Summer Series week 5: Life's a beach

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Many Kiwis have a favourite seaside spot they escape to in the summer and scientists are no exception. In our latest Summer Series feature, six scientists reveal their favourite summer getaway beaches and reflect on how they're changing.

 Dr Ken Grange, Regional Manager (Nelson)
Beach: Rarawa Beach, east coast Far North

Dr Ken Grange
How long have you been holidaying there?

Forty years plus.

What do you enjoy about it?

Rarawa Beach has many attractions for a scientist. It has pure white quartz sand so clean that it squeaks when you walk on it. The water is very clear and blue. At the northern end of the beach there are outcrops of pillar larva and clear rockpools for kids to explore. If you know where to look, behind the large sand dunes there are large areas of rocks that used to form an offshore reef that was tossed ashore in a large tsunami, perhaps 5000 years ago.

What makes this location interesting scientifically?

It is very close to North Cape, so regularly receives warm water currents from further north. In storms, subtropical species wash ashore. These can include coconuts and nautilus shells, making the beach a beachcomber’s paradise.

What changes have you noticed in the time you’ve been going there?

The beach constantly changes with wave and swell action. The dunes have recently been cordoned off so the erosion caused by visitors has decreased and allowed the dunes to stabilise. The major difference over the years is the increased numbers of 4WD vehicles on the beach.

Bruce Hartill, Fisheries Scientist, Group Manager – Fisheries and Marine Ecology (Auckland)
Beach: Woolleys Bay and Matapouri, north of Tutukaka

How long have you been holidaying there?

For the past 15 years.

What do you enjoy about it?

These are great all-round beaches, as they have good surf to play in with nice coarse sand. The fishing off the rocks can be pretty worthwhile, too.

What makes this location interesting scientifically?

Because I work on recreational fisheries, I always take an interest in the local fishing. When you look out from any vantage point you will usually see a small number of people fishing, and it might not seem like much is going on. When we do aerial surveys along this stretch of coast, you quickly realise that those individual fishers soon add up, so we need to know about their catch, as well as that taken by the fishing industry.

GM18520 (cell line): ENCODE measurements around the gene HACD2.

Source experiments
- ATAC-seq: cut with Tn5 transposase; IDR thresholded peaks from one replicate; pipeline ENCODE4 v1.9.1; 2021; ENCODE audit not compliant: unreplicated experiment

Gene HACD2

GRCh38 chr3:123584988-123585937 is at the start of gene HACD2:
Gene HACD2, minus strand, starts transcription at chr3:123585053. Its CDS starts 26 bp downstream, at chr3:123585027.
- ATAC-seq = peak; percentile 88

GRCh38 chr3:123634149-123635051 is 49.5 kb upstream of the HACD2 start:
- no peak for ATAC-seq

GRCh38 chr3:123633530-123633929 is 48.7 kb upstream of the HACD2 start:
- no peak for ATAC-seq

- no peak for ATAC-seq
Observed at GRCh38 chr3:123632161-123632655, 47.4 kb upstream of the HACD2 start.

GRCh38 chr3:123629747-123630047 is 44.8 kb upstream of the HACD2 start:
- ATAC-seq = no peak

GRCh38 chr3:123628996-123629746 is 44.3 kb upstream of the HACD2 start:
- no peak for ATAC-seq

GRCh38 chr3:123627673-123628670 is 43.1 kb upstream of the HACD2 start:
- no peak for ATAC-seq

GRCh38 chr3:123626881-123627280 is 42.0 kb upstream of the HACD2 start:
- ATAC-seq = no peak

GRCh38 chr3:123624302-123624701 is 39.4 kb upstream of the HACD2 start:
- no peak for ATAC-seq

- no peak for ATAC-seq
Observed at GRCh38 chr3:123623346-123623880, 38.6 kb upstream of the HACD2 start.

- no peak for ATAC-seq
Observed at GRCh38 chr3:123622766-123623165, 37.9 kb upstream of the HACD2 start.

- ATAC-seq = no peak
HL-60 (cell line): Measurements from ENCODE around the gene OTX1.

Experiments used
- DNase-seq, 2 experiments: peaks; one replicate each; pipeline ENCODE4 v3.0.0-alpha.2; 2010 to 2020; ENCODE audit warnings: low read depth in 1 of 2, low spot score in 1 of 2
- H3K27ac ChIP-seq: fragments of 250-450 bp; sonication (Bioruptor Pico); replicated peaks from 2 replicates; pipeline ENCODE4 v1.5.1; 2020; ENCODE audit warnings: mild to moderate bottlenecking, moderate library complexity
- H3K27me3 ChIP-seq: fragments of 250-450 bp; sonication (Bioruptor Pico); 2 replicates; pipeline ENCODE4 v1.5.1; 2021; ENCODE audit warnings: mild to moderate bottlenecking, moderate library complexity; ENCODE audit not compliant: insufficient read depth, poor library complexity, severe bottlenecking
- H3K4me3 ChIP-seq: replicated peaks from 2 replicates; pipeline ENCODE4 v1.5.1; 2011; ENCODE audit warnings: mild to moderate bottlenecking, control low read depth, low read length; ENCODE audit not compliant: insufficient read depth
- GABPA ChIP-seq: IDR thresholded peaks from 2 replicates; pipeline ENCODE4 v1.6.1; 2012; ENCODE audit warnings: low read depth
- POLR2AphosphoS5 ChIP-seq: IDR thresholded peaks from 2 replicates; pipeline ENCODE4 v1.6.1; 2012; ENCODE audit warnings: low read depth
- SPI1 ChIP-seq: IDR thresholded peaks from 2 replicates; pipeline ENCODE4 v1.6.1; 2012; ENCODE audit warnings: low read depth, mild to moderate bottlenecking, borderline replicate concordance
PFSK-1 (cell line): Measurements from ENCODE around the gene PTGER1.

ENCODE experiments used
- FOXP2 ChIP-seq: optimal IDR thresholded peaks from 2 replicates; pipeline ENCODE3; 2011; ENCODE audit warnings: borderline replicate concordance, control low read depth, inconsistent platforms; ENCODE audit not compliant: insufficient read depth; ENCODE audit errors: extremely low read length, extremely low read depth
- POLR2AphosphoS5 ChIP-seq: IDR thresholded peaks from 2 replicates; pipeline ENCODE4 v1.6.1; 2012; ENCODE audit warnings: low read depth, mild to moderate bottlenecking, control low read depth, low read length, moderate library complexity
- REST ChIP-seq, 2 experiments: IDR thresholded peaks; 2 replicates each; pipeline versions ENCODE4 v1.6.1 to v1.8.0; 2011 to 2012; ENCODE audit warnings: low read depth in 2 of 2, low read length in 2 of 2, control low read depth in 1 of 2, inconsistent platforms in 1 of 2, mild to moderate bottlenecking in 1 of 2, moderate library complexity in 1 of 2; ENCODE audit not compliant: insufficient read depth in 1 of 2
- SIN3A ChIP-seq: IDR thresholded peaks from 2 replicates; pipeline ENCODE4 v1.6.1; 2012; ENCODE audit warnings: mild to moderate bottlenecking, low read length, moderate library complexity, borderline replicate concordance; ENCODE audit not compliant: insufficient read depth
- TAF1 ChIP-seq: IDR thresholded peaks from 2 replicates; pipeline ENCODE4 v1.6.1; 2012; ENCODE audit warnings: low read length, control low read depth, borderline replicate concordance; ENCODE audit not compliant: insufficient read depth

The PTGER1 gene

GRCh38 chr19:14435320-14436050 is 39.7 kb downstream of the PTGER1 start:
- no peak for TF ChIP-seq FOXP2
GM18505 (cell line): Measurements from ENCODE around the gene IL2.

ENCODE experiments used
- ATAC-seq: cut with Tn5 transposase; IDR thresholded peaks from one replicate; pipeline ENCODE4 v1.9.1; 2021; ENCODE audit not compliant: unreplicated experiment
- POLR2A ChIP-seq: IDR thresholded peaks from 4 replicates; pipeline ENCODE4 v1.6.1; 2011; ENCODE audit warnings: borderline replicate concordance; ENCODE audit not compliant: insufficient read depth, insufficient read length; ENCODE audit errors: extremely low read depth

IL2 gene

What changes have you noticed in the time you've been going there?

The fishing is fairly seasonal and the foreshore at Woolleys can vary substantially from visit-to-visit, depending on when the most recent storm was.

Dr Rob Bell, Principal Scientist – Coastal and Estuarine Physical Processes (Hamilton)
Beach: Ohiwa Beach and Harbour (between Opotiki and Whakatane in the eastern Bay of Plenty)

Dr Bob Bell. [Dave Allen, NIWA]

How long have you been holidaying there?

Initially with our family, we camped on the other side of the harbour at Ohope for 10 years, but switched sides to Ohiwa Beach seven years ago.

What do you enjoy about it?

It provides an uncrowded, sandy beach to swim or bodysurf, watch the moods of Whakaari (White Island) from our tent site – or kayak on Ohiwa Harbour, where godwits, terns, pied oystercatchers and dotterel nest.

What makes this location interesting scientifically?

Ohiwa settlement has had a chequered history, having originally set up on the sand spit as a thriving coastal port and hotel in the late 1800s. But it has experienced a few cycles of dramatic erosion, including houses falling into the sea in the mid-1970s, followed by incredible accretion episodes. For example, the present beach is some 200m seaward of where the eroded shoreline was, and a holiday home has been built on this accreted material. Observing king tides and storm damage to the coastal dunes is part of the holiday experience – not work –  for me, given our coastal group has its offices inland in Hamilton.

What changes have you noticed in the time you've been going there?

The beach has been rather stable for some time, with established pingao and spinifex plants. However, there are increasing signs of beach erosion since the king tides of early February 2015, and more so following ex-tropical Cyclone Victor in January last year. Maybe the next erosional phase is just around the corner. Over the same period there has been substantial change to the inner sandspit in the Harbour, with a new harbour channel cutting through the spit. This is good in some ways, as the roosting seabirds now have an “island” largely to themselves.

Nava Fedaeff, climate scientist, Auckland
Beach: Matarangi Beach, Coromandel

NIWA Climate Scientist, Nava Fedaeff. [Geoff Osbourne, NIWA]
How long have you/your family been holidaying there?

18 years

From a personal perspective, what do you enjoy about this particular beach?